There is something innately attractive about the guitar, an intrinsic pull—be it in the promise of flocking groupies or the fan boy dreams of Hendrix-like rock legend. Which makes this listener all the more thankful for DJ Wordy, who put down his guitar, left his rock band, then proceeded to teach himself the art of turntablism, to the level at which he is now one of China’s leading exponents of the digital art.
Opening for DJ Kentaro, his set was both swaggeringly cocky and scientifically precise, warming up the crowd masterfully with a set that, while gliding between Kraftwerk-influenced electronica, old-school nineties hip hop and ragga, maintained an easy, mid-paced tempo which slurred and swayed as much as it rocked. In between, samples celebrated the local—a Mandarin rap was set to MIA’s “Paper Planes”—and the entertainingly pop cultural, such as when he dropped in the Ghostbusters theme song. A three-time winner of the national DMC turntable championship, those looking to work out that hip hop itch would be well-advised to get themselves to one of his monthly Hot Pot parties soon.
By the time Kentaro took to the stage, momentarily partnering with Wordy, the crowd had filled out thoroughly. “This is a journey into sound!” announced the sample, and the turntablist—the first Asian DJ to win the World DMC Championship—wasted no time demonstrating his considerable scratching ability, a performance the live video feed projected for the audience to observe. Even when one table quickly went out of order early on—a problem swiftly rectified by staff—he kept the crowd engaged with some golden era hip hop.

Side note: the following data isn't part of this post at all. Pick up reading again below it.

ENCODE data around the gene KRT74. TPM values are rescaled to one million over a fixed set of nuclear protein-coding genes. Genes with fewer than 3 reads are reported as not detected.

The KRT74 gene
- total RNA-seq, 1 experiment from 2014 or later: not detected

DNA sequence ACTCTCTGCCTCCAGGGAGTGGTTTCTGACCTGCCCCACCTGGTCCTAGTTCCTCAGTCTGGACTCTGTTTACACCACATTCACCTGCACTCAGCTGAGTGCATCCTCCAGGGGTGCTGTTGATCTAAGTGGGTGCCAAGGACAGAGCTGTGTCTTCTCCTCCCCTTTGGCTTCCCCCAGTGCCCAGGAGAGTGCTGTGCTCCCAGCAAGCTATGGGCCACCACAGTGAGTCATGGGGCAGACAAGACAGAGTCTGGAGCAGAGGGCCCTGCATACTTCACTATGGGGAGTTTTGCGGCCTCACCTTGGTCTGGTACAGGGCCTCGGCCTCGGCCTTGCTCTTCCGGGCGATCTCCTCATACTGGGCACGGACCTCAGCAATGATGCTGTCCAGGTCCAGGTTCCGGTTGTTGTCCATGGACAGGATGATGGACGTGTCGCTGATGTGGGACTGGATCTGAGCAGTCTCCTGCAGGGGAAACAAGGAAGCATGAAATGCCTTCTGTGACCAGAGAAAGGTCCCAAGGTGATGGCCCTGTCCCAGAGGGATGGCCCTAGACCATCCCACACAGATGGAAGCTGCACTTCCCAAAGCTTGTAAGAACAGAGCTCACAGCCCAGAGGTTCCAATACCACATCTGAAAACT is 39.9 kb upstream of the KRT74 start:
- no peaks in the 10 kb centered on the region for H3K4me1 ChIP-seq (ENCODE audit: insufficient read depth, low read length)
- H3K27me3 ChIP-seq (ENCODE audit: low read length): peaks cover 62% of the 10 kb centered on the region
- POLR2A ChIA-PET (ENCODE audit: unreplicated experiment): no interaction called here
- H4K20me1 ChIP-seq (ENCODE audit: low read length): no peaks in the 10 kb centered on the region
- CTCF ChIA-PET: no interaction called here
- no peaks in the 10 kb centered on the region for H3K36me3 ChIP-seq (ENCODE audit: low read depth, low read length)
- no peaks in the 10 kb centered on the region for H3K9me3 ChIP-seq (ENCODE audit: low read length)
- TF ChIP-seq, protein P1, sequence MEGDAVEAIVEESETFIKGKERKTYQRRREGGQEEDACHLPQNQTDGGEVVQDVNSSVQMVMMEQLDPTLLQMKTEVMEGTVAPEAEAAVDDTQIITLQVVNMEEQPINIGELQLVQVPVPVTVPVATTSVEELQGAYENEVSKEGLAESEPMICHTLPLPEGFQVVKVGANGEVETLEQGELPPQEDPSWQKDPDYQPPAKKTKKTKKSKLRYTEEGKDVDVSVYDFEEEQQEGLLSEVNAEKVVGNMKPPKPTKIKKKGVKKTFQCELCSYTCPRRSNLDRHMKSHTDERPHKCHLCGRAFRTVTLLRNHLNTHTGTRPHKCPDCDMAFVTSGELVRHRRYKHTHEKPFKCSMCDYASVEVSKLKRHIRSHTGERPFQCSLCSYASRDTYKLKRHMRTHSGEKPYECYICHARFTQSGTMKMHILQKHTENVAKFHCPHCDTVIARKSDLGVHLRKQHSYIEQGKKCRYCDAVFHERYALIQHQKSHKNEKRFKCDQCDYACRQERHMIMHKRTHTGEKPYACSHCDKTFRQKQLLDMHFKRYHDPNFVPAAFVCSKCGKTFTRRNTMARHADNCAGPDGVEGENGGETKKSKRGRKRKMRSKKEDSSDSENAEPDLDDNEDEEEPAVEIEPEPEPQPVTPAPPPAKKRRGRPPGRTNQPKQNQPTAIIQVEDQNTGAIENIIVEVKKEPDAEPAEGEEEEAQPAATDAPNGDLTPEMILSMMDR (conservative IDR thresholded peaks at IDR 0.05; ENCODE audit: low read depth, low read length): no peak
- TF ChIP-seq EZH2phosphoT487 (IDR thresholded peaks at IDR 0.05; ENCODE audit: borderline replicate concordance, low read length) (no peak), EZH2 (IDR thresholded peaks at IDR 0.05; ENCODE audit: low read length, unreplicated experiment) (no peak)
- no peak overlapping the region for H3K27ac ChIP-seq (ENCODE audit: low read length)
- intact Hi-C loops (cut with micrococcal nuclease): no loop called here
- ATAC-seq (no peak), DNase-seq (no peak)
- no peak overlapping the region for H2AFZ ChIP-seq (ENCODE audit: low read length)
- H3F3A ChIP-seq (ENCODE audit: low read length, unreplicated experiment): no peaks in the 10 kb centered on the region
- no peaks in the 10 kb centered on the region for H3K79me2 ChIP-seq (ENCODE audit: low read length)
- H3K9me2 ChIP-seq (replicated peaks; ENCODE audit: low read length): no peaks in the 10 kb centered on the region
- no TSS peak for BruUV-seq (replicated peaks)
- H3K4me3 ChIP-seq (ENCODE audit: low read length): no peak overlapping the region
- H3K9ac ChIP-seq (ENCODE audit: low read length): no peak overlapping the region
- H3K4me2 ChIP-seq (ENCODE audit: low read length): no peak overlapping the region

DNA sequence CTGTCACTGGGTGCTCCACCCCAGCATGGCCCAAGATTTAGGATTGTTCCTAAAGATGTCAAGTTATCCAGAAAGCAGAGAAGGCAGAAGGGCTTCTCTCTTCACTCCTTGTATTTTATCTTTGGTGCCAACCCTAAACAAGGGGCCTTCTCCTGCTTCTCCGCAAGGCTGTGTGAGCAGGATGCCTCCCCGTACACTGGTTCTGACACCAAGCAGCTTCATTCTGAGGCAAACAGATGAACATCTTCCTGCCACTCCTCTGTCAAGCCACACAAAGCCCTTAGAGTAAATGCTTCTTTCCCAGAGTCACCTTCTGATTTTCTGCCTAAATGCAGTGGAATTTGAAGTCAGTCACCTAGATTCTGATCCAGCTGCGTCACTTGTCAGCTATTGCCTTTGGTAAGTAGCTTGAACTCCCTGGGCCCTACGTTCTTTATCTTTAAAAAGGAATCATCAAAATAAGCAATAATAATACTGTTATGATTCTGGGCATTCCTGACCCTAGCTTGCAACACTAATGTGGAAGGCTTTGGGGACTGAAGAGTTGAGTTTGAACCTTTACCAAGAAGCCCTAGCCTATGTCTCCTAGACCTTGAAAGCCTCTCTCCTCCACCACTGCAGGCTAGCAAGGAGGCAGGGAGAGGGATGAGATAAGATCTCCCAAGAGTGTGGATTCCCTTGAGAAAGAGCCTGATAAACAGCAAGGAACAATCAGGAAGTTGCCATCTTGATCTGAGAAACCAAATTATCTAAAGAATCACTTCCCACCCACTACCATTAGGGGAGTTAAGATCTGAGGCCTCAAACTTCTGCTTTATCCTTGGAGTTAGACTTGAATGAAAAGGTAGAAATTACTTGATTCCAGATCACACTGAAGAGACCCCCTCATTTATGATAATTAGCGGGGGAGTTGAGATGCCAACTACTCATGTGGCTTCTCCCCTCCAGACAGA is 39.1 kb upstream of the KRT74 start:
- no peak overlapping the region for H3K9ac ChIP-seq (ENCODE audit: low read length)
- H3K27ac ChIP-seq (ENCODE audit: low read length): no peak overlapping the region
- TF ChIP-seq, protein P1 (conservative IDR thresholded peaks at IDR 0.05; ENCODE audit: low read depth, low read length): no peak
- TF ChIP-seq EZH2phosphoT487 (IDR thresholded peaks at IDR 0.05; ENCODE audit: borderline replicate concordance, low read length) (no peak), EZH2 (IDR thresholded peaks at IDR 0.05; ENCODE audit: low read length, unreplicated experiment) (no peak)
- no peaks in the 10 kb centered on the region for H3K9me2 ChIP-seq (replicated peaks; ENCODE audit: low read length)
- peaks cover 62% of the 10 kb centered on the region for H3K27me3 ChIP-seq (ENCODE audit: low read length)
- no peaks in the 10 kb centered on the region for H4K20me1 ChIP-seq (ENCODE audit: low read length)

In addition to his obvious skill, what separates Kentaro from other DJs is his engaging, confident stage presence. Wearing a black bowler hat, he frequently held one pointer up to the crowd, as if saying “Wait for this!” before dropping one perfectly timed beat after another. Otherwise, he exuded utter control, reinterpreting and reshaping tracks with eclectic originality, as well as a healthy dose of flair, such as when scratching around his back.
While the crowd seemed most receptive to Kentaro’s slower, sing-along reggae jams, those looking to dance were less impressed by the occasionally lengthy beat-holding, scratch-indulgent passages. Regardless, all would have admired the ease in which he silkily led followers from the syncopated glide of dancehall and hip hop into a powerhouse middle section of pacey drum and bass. By that point, he had won over most of those who had previously been too sullen or self-conscious to move, and punters of every calling—from stiff-collared suits to the baggy jean-ed, and everyone in between—were grooving along gleefully to a set both crowd pleasing and jubilant. Particularly hypnotized was one attractive young lass at the front of the stage, positioned directly in front of the turntables, who didn’t seem to stop moving once, and would occasionally throw herself against the stage walls in barely-concealed adulation and longing, arms outstretched in a virtual embrace.
This is 2010 after all: could it be that turntables are the new guitar?
Written for Beijing City Weekend, April 19, 2010: http://www.cityweekend.com.cn/